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In researching batteries for use in a conversion project I have found very little in regards to pouch cells other than they exist. It looks like they started out as a promising alternative with lighter weight and equal power to prismatic cells, but never caught on in the EV conversion community. They do look like they are difficult for a DIYer to make into packs, is this the reason they have faded or are there others?

Thanks,
Dad
 

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there are tons of conversions using nissan leaf or chevy volt cells, those are basically pouch cells with a case. Separating them back into pouches is a bit bothersome though so usually they are kept as modules. The case also provides some compression, which is good for pouches IIRC.
 

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Somewhere I read that for pouch cells, compression is mandatory. Or they age too fast and it is a safety issue. I think it was on ZEVA.co.au

LiPoly don't need compression?

My understanding is that inside a prismatic cell is always a pouch cell.

I believe it is easier to make packs from 18650 cells than a pouch cell, unless the pouch cell comes with its own case, which makes it a prismatic, I suppose. Used automotive pouch cells are sold with their own casing.
 

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@dcb - I guess I am "used parts" adverse, but I am shying away from salvaged battery packs. The main reason is you don't know where they've been and how they were treated. I know Leaf packs in particular are subject to degradation because there is no active cooling. I would rather spend more now then be constantly replaceing or worried that the pack was going to fail.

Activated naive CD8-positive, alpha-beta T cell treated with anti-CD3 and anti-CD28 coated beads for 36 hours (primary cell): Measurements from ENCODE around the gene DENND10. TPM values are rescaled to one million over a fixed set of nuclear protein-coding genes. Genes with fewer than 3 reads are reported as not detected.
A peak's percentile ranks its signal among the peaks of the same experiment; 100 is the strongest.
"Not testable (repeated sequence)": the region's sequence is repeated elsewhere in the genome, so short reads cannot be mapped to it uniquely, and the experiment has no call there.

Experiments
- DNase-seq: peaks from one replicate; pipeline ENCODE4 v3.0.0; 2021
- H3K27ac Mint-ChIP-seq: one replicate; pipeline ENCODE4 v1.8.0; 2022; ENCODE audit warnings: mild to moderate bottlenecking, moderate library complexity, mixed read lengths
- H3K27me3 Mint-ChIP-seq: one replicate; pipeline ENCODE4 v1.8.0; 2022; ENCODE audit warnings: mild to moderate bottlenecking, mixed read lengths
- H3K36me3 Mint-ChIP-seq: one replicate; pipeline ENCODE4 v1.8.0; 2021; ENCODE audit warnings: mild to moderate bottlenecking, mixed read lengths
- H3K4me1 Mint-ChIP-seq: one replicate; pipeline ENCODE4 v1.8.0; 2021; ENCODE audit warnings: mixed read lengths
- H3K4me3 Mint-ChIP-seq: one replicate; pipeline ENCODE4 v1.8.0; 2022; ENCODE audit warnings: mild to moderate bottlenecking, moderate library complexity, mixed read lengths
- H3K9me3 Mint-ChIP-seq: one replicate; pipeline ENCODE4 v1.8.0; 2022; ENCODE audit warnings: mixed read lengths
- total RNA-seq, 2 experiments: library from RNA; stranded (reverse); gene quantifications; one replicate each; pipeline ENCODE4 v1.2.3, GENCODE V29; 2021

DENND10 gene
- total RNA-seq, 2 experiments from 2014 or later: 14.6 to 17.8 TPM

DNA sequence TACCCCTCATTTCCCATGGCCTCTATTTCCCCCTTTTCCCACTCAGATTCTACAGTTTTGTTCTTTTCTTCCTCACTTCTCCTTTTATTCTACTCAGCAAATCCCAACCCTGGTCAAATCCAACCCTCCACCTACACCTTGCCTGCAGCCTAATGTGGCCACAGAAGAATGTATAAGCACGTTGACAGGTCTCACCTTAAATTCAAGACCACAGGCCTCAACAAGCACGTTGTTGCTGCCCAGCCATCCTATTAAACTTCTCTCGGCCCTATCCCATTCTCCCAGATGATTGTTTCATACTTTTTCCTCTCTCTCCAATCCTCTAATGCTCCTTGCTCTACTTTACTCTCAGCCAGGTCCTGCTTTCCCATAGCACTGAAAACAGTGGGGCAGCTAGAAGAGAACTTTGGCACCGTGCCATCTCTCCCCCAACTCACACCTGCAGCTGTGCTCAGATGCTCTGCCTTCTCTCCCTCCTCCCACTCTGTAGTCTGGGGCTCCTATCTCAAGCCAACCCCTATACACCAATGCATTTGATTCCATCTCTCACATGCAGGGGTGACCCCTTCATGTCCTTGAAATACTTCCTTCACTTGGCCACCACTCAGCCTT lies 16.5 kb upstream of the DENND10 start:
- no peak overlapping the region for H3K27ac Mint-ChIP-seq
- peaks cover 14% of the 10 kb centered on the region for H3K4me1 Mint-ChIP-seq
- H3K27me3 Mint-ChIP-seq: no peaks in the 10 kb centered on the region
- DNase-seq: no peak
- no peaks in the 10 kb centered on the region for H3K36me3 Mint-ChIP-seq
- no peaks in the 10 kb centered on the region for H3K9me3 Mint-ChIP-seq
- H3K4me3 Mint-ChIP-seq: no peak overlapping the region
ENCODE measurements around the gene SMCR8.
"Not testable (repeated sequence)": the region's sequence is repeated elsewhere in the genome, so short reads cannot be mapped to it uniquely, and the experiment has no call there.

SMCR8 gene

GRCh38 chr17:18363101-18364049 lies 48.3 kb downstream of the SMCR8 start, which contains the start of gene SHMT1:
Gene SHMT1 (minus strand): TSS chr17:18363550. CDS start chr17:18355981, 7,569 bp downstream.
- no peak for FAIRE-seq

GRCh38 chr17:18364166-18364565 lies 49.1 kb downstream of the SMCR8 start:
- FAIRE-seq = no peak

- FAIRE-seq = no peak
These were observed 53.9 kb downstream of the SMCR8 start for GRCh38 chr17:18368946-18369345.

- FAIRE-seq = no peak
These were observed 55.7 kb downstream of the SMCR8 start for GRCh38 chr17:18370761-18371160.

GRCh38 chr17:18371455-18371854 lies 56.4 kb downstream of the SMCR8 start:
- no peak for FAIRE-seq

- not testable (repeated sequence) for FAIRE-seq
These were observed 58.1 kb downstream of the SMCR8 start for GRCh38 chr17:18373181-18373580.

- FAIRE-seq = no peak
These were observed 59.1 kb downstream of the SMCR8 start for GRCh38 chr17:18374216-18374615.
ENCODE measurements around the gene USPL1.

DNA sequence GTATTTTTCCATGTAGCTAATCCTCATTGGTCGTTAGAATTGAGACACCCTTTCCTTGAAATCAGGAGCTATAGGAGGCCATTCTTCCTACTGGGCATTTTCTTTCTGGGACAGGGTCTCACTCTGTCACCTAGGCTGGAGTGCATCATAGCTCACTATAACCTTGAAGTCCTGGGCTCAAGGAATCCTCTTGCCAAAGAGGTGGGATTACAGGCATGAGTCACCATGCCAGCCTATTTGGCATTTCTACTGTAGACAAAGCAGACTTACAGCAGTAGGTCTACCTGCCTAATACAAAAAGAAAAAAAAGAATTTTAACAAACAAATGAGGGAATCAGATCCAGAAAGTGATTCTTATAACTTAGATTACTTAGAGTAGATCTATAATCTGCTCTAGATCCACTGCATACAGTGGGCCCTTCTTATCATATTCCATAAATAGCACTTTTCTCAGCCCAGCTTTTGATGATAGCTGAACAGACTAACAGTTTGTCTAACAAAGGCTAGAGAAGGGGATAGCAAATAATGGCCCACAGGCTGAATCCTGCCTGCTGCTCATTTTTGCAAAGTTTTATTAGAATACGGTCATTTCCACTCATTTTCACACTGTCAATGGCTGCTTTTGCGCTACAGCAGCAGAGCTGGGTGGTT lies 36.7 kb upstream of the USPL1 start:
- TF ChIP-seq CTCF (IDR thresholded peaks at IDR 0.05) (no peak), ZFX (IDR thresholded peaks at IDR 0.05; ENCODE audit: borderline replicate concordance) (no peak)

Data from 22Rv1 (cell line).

@Solarsail - I can see how the pouch cells would need some sort of containment. The flexible nature would cause them to bulge and settle; changing how the anodes, cathodes and electrolytes are dispersed. The lightweight is attractive but having to add compression negates a lot of that advantage.

I wonder if there is a method of constructing a pack along the lines of OEM technology but for us one-off types.
 

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I guess I am "used parts" adverse, but I am shying away from salvaged battery packs. The main reason is you don't know where they've been and how they were treated. I know Leaf packs in particular are subject to degradation because there is no active cooling. I would rather spend more now then be constantly replaceing or worried that the pack was going to fail.
I've purchased several Leaf and Tesla battery packs without problems. The Leaf packs were easy, I used Wolf's Pack Sniffer (here), and car age/mileage as a guide. I was very happy with the results.

For the Tesla packs I just used the age of the car and it's mileage as a guide. Today I would happily buy individual Tesla modules from a reputable source like EV West although undoubtedly buying a wreck with a complete battery is the cheapest option.

One of the things I like most about OEM modules is the ability to replace them in the future... it's already difficult to find some early prismatic cells but I'm willing to bet I can buy a Tesla Model S module in 10 years time.

I don't know where you're based (can you update your profile?) but a quick look on eBay has a 2015 Leaf pack in the US for 4,500 USD (here) and another in the UK for 3,445 GBP (here). Both packs have been around for a while so a deal can be done ;)
 
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